Monday, March 8, 2010
Is the Panchen Lama in Tibet?
If it is true it is good news. But it seems rather strange that he can live in Tibet without being recognized.
China says missing Panchen Lama Gendun Choekyi Nyima is living in Tibet
March 8, 2010
Jane Macartney, Beijing
China shed a glimmer of light yesterday on the life of a young Tibetan man who vanished 15 years ago after the Dalai Lama declared him to be the reincarnation of the second-highest monk in Tibetan Buddhism.
The son of a Tibetan herder, Gendun Choekyi Nyima was only 5 when he was selected by the exiled Dalai Lama as the reincarnation of the Panchen Lama. Police swooped on the boy’s village in a county to the north of Lhasa and, pro-Tibet exiles say, removed the child and his parents.
He has not been seen or heard from since. But Tibet’s new governor, Padma Choling, revealed yesterday that the young man, now 20, is still living in Tibet, where “his brothers and sisters are at university or are doing regular work”.
He gave no hint as to the family’s whereabouts but repeated the Communist Party’s mantra: “As far as I know, his family and he are now living a very good life in Tibet. He and his family are reluctant to be disturbed. They want to live an ordinary life.”
The information amounts to a revelation compared with the secrecy that has surrounded the life of Gendun for the 15 years since he vanished and was described by human rights groups as the youngest political prisoner in the world.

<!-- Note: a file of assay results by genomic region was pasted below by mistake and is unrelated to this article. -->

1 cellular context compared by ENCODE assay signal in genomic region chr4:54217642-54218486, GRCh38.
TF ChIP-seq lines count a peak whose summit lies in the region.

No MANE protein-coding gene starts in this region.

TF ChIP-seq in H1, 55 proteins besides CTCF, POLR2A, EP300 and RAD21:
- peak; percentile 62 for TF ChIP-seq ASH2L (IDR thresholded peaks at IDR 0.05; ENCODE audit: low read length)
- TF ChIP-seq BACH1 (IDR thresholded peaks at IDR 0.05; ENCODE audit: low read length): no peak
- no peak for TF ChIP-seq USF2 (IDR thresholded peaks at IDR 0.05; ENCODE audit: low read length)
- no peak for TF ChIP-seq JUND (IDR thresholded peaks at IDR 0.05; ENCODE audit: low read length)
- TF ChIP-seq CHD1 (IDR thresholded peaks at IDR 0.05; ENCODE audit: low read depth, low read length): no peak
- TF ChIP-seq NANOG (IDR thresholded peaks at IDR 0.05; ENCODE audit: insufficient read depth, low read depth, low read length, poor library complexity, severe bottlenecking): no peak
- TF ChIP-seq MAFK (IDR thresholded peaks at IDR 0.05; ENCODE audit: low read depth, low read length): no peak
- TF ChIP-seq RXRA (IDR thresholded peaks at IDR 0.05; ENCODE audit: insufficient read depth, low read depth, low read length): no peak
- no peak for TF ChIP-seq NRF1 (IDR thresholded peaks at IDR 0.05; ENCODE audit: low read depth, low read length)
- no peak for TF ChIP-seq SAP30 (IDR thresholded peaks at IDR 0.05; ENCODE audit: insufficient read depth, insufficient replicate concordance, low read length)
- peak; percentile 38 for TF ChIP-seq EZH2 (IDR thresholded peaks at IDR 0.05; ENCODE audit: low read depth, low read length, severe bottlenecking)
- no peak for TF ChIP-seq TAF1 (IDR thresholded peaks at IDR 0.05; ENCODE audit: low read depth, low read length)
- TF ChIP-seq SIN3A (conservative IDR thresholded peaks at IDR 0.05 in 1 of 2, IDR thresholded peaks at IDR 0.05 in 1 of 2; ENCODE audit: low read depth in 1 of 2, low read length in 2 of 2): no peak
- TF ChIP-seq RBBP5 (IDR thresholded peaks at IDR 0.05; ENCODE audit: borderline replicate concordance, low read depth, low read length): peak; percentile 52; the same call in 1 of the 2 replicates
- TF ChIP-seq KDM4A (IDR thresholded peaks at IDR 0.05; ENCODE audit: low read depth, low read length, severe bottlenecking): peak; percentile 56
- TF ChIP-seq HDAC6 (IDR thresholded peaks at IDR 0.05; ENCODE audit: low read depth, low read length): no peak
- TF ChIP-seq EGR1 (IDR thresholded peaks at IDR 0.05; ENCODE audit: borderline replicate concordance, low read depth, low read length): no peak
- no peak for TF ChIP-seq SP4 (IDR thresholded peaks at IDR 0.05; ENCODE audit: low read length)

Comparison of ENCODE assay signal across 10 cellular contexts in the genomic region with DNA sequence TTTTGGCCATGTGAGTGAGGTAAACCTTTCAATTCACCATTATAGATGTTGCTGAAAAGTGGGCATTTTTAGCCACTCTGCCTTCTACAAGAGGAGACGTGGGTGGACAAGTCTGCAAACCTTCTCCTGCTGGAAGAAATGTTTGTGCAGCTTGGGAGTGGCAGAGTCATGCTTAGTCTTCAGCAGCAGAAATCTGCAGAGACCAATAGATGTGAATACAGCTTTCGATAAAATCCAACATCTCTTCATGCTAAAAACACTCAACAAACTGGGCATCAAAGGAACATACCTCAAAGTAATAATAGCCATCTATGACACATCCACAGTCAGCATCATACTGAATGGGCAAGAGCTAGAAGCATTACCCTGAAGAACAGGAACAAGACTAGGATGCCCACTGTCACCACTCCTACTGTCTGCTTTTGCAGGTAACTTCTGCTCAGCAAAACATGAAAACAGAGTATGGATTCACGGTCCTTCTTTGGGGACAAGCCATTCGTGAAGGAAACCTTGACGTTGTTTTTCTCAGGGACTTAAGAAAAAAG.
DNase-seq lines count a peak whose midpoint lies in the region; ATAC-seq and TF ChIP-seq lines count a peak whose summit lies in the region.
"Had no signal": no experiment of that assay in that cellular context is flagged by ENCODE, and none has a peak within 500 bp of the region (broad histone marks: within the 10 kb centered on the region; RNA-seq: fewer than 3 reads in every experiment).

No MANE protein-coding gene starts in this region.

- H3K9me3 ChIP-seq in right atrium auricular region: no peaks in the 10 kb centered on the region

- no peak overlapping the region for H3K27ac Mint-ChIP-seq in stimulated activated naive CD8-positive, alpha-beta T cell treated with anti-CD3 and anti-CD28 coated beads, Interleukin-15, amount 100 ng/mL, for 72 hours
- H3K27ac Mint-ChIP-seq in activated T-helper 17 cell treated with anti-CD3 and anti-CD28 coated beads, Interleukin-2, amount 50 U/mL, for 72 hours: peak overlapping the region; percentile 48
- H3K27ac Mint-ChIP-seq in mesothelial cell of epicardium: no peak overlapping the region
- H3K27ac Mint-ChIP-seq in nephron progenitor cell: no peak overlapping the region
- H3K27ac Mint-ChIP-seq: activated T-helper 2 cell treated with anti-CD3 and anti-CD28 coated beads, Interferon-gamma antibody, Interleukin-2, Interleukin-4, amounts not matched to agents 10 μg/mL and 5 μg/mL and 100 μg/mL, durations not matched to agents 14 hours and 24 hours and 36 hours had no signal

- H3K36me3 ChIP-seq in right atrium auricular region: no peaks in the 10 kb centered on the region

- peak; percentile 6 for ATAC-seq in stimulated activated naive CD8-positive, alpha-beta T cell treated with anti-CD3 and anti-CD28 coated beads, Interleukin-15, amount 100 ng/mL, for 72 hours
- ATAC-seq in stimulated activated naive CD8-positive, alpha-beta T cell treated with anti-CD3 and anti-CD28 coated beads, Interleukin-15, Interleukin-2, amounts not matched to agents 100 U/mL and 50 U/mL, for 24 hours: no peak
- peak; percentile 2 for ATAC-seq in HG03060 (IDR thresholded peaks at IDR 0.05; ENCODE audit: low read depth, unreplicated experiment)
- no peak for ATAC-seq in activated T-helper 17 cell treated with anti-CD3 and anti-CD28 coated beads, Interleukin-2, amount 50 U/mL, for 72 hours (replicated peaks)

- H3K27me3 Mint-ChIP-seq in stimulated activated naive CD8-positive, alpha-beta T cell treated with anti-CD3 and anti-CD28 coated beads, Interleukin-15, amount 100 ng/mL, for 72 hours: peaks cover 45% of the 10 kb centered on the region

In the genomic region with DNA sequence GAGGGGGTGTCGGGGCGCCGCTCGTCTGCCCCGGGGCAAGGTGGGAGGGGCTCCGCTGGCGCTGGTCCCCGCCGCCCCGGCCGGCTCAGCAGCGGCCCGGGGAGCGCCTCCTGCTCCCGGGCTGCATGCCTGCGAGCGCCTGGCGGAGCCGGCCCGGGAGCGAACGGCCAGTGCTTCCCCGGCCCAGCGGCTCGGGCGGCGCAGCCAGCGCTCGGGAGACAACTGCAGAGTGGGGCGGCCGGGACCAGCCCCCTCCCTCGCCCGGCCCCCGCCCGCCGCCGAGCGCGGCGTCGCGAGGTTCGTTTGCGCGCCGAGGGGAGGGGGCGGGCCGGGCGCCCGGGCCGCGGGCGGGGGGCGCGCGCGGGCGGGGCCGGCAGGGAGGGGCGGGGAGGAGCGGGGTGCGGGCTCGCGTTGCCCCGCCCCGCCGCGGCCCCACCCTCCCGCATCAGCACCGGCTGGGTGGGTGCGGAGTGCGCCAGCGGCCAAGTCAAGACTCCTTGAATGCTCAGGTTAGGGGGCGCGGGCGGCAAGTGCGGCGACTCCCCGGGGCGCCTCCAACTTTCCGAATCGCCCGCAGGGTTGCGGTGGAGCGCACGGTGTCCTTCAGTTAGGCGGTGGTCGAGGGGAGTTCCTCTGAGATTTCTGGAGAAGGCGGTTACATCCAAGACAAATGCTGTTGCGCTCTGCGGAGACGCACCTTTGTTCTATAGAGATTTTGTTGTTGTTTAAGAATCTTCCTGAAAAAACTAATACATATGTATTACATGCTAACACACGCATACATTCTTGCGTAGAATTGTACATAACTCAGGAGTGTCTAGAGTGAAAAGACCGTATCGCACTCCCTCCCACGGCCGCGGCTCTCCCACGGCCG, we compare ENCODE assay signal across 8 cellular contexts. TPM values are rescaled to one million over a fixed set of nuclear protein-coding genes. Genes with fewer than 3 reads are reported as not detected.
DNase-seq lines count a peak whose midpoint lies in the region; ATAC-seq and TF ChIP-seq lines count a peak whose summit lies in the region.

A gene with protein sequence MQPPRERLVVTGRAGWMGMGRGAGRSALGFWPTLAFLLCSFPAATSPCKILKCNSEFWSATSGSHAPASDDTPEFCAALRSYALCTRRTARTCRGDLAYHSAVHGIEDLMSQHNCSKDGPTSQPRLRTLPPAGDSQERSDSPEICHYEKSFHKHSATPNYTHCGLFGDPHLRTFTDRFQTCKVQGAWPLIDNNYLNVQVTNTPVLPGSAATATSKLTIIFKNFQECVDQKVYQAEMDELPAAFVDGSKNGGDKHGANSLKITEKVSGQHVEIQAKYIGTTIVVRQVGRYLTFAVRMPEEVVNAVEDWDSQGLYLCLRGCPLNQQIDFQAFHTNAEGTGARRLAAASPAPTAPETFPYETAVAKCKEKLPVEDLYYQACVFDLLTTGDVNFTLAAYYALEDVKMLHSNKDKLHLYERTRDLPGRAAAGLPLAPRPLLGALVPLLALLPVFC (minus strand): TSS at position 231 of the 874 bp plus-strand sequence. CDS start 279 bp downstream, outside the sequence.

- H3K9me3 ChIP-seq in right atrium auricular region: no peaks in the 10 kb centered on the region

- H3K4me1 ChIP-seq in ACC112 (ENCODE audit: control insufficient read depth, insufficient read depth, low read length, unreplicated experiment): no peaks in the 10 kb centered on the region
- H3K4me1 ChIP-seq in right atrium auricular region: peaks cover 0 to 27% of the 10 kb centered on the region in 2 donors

The exiled Dalai Lama announced in 1995 that he had found Gendun and the move enraged Beijing: the Dalai Lama is revered by Tibetans and his decision was certain to win widespread respect.
The Chinese Government retaliated by naming its own Panchen Lama, Gyaltsen Norbu, while Gendun is known only from a photograph of a wide-eyed five-year-old with ruddy cheeks, his mouth open in surprise at the camera.
Gyaltsen, also 20, gained a higher profile than ever at the parliament session that opened in Beijing last week. He was appointed to a senior position on the main government advisory body.
State media prominently displayed photographs of the young monk in his robes receiving Tibetan delegates who bowed before him.
However, Beijing has had difficulty winning over Tibetans to its choice and most temples display only photographs of his predecessor, who died of a heart attack at his monastery in Xigaze in 1989.
Robert Barnett, a Tibet expert at Columbia University, said: “Certainly it is almost impossible to find any sign in Tibet or among Tibetans of a view that he is the Panchen Lama. The government effort to persuade people to accept him shows no sign of having worked at all.”
The governor of Tibet seemed happy to wait out the Dalai Lama when it comes to his own reincarnation. He offered a view almost certainly shared by the Politburo. “At this moment the Dalai is still alive, let’s wait until he is dead and then we can talk about it.”